National Institute for Policy and Strategic Studies (NIPSS), Kuru, Jos, has commended the Board and Management of Universal Basic Education Commission (UBEC) for progress recorded in the basic education sub-sector despite some of the daunting challenges.
Head, Public Relations/Protocol, UBEC, David Apeh, in a statement on Sunday, said a team of participants of the Senior Executive Course 43, 2021 and some Senior Staff of NIPSS gave the commendation when they visited the headquarters of UBEC in Abuja, on a courtesy visit.
Leader of the delegation, Prof. Fatai A. Aremu, in his remarks said the visit was to enable the participants interact with relevant members of UBEC management on conceptual and theoretical foundation of policy and programme implementation in UBEC.
Other areas of interaction during the study visit was on frameworks for policy and programme implementation in UBEC, stakeholders in policy and programme implementation performance in UBEC, a comprehensive analysis on policy and programme implementation in UBEC, options and strategies among other things.
The leader of the delegation who said their area of study focuses on “strategies for policy and programme implementation in Nigeria” stressed that UBEC was selected as one of the strategic institutions of relevance for the engagement.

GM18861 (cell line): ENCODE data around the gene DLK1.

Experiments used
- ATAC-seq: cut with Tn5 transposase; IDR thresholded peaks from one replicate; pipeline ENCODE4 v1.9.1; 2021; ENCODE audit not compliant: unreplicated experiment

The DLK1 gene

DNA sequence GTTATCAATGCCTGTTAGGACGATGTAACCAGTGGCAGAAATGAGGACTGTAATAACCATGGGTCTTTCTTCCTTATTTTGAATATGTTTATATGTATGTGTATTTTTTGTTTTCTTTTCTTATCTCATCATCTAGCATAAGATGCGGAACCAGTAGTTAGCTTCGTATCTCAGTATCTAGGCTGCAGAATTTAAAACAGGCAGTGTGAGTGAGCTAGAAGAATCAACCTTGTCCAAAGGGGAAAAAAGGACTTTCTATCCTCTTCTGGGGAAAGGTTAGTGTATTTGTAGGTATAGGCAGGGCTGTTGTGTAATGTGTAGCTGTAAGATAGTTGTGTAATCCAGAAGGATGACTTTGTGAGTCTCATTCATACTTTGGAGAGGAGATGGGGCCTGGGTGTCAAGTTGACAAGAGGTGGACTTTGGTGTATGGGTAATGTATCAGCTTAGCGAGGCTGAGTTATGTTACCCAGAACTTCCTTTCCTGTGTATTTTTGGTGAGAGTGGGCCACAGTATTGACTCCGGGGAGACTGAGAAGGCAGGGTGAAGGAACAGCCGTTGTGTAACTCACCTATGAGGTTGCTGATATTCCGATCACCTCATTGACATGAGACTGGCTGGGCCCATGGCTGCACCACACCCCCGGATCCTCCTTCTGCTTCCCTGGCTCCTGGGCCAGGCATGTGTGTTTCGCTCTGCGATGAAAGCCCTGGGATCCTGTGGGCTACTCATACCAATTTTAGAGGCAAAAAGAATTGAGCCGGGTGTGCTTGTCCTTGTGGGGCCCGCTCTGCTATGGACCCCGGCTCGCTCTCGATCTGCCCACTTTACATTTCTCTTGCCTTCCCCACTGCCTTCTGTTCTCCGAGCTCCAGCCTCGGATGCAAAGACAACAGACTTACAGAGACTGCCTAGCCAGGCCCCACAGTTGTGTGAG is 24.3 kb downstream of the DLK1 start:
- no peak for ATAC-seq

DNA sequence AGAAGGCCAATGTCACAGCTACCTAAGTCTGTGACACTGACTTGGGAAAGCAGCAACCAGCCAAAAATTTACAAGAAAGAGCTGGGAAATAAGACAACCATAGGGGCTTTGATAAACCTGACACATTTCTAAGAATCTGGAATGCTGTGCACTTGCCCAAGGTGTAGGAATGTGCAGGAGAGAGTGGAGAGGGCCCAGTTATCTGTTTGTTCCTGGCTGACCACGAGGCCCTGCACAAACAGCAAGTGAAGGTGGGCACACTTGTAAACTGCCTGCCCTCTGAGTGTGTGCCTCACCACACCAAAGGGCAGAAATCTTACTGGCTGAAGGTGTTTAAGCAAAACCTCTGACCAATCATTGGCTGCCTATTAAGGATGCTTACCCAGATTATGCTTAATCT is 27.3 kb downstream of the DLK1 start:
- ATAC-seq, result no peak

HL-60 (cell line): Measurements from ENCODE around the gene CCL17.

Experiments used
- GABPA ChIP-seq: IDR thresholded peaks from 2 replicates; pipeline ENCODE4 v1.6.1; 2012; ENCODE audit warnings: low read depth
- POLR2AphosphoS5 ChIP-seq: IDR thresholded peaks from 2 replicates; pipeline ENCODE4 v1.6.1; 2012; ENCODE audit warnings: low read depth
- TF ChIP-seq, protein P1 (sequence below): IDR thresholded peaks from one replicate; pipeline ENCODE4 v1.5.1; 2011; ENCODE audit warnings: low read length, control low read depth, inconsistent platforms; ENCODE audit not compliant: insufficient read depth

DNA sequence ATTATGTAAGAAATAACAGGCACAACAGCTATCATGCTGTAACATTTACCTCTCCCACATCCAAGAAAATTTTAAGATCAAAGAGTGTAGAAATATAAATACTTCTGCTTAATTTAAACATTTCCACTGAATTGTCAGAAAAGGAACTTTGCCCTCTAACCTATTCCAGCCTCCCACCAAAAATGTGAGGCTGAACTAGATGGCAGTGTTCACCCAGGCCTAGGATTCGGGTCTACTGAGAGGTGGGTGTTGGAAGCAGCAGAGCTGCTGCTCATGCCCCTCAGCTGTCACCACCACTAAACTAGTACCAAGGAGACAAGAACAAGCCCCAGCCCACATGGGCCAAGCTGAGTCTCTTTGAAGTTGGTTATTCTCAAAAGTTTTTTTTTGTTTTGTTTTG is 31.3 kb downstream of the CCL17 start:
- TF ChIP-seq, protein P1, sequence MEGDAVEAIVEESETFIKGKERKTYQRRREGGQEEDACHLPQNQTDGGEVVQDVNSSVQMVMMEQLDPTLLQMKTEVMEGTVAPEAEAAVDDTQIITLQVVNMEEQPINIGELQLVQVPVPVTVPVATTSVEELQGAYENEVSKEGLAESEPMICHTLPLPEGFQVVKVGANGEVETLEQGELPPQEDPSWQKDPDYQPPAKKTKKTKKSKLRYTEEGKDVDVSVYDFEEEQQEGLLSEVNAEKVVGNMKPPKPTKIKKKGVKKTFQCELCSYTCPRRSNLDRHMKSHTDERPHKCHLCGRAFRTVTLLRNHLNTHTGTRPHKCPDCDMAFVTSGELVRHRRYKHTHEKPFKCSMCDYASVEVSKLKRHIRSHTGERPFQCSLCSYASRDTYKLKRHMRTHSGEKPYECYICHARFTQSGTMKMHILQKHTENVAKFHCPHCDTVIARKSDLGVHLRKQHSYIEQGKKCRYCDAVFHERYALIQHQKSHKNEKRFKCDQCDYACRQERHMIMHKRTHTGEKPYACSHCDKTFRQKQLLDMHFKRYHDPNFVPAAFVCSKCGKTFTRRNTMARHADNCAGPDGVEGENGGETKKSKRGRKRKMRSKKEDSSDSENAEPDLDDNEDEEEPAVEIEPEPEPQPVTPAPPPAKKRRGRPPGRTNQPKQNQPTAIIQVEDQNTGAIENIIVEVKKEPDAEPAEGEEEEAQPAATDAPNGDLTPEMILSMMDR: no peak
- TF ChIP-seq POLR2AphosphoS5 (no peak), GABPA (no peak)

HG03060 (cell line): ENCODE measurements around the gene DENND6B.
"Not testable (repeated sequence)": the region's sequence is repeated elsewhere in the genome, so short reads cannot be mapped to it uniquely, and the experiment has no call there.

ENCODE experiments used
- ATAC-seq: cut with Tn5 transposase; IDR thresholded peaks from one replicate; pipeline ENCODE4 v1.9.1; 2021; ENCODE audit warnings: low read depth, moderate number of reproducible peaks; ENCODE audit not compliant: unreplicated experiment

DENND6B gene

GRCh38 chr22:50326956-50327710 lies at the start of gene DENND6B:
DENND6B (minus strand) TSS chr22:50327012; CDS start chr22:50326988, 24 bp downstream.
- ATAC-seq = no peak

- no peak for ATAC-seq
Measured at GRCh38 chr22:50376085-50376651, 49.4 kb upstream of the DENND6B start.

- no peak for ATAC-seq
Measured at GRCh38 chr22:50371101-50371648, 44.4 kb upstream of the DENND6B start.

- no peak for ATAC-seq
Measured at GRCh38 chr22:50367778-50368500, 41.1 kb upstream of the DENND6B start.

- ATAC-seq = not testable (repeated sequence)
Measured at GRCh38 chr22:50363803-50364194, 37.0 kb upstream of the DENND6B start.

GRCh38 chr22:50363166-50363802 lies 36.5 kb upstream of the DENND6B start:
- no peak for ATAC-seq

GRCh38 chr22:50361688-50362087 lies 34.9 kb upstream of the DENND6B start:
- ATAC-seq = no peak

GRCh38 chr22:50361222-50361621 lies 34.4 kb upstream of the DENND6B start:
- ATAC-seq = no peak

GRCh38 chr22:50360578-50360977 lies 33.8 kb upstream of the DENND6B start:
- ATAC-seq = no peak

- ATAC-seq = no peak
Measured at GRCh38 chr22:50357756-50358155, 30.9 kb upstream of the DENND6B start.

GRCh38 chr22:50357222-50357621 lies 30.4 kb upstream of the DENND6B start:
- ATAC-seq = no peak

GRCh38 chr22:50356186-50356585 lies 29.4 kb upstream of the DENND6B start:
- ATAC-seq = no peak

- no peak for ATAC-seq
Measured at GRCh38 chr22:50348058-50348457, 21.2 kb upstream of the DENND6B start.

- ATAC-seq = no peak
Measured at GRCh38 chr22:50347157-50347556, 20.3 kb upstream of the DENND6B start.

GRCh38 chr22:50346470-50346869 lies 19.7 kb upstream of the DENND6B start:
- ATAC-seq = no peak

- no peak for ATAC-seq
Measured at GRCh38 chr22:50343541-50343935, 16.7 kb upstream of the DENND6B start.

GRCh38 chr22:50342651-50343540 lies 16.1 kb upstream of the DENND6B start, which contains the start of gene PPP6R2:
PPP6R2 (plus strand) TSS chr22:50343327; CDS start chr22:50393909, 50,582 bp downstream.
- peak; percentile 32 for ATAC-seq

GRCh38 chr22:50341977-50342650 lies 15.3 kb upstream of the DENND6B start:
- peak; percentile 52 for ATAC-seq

Earlier, the Executive Secretary, UBEC, Dr. Hamid Bobboyi, in his welcome address said that despite the success recorded in the basic education sub-sector, the sector is still faced with some challenges like insecurity in some states which slowed down school construction and sometimes result in destruction of completed projects or abandonment of projects.
Dr. Bobboyi, who was represented by the Deputy Executive Secretary (Technical) Dr. Bala Zakari, decried the increasing practice of parents engaging their children for economic pursuits such as hawking, child labor, begging and farming thus increasing the rate of out-of-school children and contributing to social menace.
Other challenges according to the Executive Secretary include inability of some states to demonstrate political will power in the provision of adequate budget for running of UBE programme in states, slow accessing of the FGN-UBE matching grants, vandalization of schools and theft of School facilities and equipment.
Also the use of school as emergency rehabilitation centers such as IDP camps, security camps, inadequate teacher commitment to the profession, politicization of basic education in its management administration and supply of data and weak school governance among others.